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On the Distribution of Crop Yields: Does the Central Limit Theorem Apply?

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  • Phoebe Koundouri
  • Nikolaos Kourogenis

Abstract

In this article, we investigate the applicability of the central limit theorem (CLT) to aggregate crop yields. We argue that the aggregation of elementary crop yields is likely to produce nonnormal distributions if, contrary to the standard CLT case, the number of crop acres exhibits substantial time variation. This case is covered by limit theorems for random sums of random variables, which predict nonnormal limiting distributions. The case of substantial variation in the number of summands produces an empirical hypothesis that we test using data from U.S. aggregate state crop yields. The results provide empirical support against the applicability of the CLT. Copyright 2011, Oxford University Press.

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File URL: http://hdl.handle.net/10.1093/ajae/aar055
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Bibliographic Info

Article provided by Agricultural and Applied Economics Association in its journal American Journal of Agricultural Economics.

Volume (Year): 93 (2011)
Issue (Month): 5 ()
Pages: 1341-1357

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Handle: RePEc:oup:ajagec:v:93:y:2011:i:5:p:1341-1357

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References

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  1. Hennessy, David A., 2012. "Crop Yield Skewness and the Normal Distribution," Staff General Research Papers 35019, Iowa State University, Department of Economics.
  2. Zanini, Fabio C. & Sherrick, Bruce J. & Schnitkey, Gary D. & Irwin, Scott H., 2001. "Crop Insurance Valuation Under Alternative Yield Distributions," 2001 Conference, April 23-24, 2001, St. Louis, Missouri 18953, NCR-134 Conference on Applied Commodity Price Analysis, Forecasting, and Market Risk Management.
  3. Blattberg, Robert C & Gonedes, Nicholas J, 1974. "A Comparison of the Stable and Student Distributions as Statistical Models for Stock Prices," The Journal of Business, University of Chicago Press, vol. 47(2), pages 244-80, April.
  4. Weninger, Quinn & Just, Richard E., 1999. "Are Crop Yields Normally Distributed?," Staff General Research Papers 5064, Iowa State University, Department of Economics.
  5. Clark, Peter K, 1973. "A Subordinated Stochastic Process Model with Finite Variance for Speculative Prices," Econometrica, Econometric Society, vol. 41(1), pages 135-55, January.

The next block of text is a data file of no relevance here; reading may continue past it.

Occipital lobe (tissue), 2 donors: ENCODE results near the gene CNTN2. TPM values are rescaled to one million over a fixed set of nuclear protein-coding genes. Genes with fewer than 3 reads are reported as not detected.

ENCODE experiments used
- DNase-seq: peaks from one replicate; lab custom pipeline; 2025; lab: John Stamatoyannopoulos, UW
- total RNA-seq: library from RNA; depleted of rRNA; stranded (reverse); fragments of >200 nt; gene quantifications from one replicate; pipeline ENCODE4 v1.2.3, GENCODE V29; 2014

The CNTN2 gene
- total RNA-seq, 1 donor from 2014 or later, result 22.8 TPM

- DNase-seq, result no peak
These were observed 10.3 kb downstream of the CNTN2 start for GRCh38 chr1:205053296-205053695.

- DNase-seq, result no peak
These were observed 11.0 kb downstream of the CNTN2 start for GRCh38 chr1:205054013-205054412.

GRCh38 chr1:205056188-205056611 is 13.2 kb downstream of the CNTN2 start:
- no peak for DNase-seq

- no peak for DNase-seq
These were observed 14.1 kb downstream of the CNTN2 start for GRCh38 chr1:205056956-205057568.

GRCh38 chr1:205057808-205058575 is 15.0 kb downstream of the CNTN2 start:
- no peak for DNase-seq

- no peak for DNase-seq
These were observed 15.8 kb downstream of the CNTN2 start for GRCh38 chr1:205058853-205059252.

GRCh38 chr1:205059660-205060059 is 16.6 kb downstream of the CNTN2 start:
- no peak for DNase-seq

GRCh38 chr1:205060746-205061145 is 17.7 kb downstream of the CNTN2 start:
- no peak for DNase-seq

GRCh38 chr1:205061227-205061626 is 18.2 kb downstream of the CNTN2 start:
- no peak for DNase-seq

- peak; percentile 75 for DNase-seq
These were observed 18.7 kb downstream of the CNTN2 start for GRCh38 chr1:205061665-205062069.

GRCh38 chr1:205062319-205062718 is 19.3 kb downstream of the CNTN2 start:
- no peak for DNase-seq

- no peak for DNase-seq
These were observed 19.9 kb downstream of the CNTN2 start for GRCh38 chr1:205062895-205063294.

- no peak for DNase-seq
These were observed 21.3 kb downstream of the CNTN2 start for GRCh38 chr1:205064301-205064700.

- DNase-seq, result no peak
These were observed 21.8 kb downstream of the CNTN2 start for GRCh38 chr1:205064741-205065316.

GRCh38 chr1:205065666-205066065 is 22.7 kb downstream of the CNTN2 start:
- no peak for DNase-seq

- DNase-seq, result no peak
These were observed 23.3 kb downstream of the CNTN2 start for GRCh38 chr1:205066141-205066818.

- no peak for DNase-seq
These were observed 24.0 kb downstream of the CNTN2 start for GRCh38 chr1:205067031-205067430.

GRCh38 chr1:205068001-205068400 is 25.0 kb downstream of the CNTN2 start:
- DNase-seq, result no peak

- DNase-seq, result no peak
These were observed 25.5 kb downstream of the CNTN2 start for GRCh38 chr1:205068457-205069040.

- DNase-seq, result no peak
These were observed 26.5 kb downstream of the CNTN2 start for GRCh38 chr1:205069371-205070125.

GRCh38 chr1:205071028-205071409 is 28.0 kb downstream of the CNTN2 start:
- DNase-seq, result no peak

6. Joseph Atwood & Saleem Shaik & Myles Watts, 2003. "Are Crop Yields Normally Distributed? A Reexamination," American Journal of Agricultural Economics, Agricultural and Applied Economics Association, vol. 85(4), pages 888-901.
  7. Barry K. Goodwin & Alan P. Ker, 1998. "Nonparametric Estimation of Crop Yield Distributions: Implications for Rating Group-Risk Crop Insurance Contracts," American Journal of Agricultural Economics, Agricultural and Applied Economics Association, vol. 80(1), pages 139-153.
  8. Alan P. Ker & Barry K. Goodwin, 2000. "Nonparametric Estimation of Crop Insurance Rates Revisited," American Journal of Agricultural Economics, Agricultural and Applied Economics Association, vol. 82(2), pages 463-478.
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Cited by:
  1. Phoebe Koundouri & Nikolaos Kourogenis & Nikitas Pittis, . "Statistical Modeling of Stock Returns: Explanatory or Descriptive? A Historical Survey with Some Methodological Reflections," DEOS Working Papers 1331, Athens University of Economics and Business.
  2. Xiaodong Du & David A. Hennessy & Cindy L. Yu, 2010. "Testing Day's Conjecture that More Nitrogen Decreases Crop Yield Skewness," Center for Agricultural and Rural Development (CARD) Publications 10-wp511, Center for Agricultural and Rural Development (CARD) at Iowa State University.
  3. Gerlt, Scott & Westhoff, Patrick, 2013. "Analysis of the Supplemental Coverage Option," 2013 AAEA: Crop Insurance and the Farm Bill Symposium, October 8-9, Louisville, KY 156704, Agricultural and Applied Economics Association.
  4. Phoebe Koundouri & Nikolaos Kourogenis & Nikitas Pittis, . "Statistical Modeling of Stock Returns: A Historical Survey with Methodological Reflections," DEOS Working Papers 1226, Athens University of Economics and Business.

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